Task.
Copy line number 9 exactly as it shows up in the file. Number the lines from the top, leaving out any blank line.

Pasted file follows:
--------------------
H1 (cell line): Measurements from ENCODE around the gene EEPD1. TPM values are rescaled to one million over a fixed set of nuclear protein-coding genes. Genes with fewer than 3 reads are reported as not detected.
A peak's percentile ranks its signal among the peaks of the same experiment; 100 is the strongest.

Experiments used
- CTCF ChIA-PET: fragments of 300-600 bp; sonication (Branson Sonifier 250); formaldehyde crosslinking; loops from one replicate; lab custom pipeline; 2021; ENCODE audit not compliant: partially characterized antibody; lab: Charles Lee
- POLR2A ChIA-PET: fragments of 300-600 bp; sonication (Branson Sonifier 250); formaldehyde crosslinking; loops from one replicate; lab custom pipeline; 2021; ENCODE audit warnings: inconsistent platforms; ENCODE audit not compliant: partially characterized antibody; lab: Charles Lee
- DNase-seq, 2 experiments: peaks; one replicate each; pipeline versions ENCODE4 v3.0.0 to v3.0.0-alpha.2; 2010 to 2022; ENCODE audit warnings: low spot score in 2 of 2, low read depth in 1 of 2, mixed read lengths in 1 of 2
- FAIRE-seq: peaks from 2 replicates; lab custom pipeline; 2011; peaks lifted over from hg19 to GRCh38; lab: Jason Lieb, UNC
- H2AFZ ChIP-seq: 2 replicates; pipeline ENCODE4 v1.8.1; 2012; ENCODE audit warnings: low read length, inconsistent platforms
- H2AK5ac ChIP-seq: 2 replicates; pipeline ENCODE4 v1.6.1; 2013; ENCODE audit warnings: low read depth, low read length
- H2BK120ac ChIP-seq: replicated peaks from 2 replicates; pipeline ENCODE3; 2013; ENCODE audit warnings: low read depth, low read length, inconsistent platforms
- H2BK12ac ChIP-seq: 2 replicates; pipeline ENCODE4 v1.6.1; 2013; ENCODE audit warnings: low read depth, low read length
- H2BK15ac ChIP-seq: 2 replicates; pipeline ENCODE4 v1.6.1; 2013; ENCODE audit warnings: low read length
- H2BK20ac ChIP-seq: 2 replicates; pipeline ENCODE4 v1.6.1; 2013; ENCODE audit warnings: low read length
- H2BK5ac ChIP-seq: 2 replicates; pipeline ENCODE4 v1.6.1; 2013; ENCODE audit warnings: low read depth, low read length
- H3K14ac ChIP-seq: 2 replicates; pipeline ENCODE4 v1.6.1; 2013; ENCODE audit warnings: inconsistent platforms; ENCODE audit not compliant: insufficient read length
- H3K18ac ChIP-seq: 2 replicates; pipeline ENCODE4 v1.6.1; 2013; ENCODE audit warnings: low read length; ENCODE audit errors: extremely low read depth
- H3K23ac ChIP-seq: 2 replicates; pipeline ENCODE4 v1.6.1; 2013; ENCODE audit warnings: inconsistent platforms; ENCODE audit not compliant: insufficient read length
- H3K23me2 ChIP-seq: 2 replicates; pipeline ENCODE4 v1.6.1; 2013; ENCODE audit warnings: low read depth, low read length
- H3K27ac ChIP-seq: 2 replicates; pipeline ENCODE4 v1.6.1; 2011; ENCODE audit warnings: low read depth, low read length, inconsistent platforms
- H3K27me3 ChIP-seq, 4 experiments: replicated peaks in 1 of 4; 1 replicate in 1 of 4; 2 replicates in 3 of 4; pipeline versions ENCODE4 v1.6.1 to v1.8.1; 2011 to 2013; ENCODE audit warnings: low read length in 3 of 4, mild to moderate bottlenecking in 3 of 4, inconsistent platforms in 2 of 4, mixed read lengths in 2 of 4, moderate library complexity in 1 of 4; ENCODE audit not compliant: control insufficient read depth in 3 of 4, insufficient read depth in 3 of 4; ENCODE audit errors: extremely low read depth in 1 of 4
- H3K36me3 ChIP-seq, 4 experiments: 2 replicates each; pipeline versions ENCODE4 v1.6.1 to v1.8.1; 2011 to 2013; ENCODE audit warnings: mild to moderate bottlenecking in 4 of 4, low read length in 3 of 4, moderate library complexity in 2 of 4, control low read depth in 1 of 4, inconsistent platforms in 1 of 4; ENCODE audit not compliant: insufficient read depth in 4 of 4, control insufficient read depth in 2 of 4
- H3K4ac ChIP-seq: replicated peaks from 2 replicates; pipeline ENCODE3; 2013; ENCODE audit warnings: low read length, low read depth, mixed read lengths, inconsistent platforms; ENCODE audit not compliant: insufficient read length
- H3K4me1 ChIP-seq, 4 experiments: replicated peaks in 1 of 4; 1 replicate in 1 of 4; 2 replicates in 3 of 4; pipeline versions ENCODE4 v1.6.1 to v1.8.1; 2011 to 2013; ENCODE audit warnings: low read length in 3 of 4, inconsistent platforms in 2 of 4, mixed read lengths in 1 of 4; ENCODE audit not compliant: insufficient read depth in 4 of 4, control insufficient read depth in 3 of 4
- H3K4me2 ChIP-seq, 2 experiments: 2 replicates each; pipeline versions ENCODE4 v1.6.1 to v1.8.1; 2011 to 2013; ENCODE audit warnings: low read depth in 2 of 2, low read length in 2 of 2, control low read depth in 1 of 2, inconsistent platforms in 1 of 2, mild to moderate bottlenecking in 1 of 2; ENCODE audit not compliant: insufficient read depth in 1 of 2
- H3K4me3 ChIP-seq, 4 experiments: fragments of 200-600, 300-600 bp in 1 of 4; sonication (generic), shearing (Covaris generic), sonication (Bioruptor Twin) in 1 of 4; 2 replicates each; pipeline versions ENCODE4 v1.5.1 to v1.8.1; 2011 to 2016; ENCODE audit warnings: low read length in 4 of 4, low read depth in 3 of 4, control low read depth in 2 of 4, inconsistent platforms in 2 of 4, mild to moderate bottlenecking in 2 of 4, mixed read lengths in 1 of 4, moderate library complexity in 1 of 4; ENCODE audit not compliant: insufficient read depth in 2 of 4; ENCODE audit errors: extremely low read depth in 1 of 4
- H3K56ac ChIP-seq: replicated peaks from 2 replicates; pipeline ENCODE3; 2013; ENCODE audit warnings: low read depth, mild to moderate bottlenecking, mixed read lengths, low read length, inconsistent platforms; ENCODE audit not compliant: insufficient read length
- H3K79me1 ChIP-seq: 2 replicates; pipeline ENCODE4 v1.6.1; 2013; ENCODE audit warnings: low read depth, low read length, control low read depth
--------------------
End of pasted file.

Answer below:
- H2AK5ac ChIP-seq: 2 replicates; pipeline ENCODE4 v1.6.1; 2013; ENCODE audit warnings: low read depth, low read length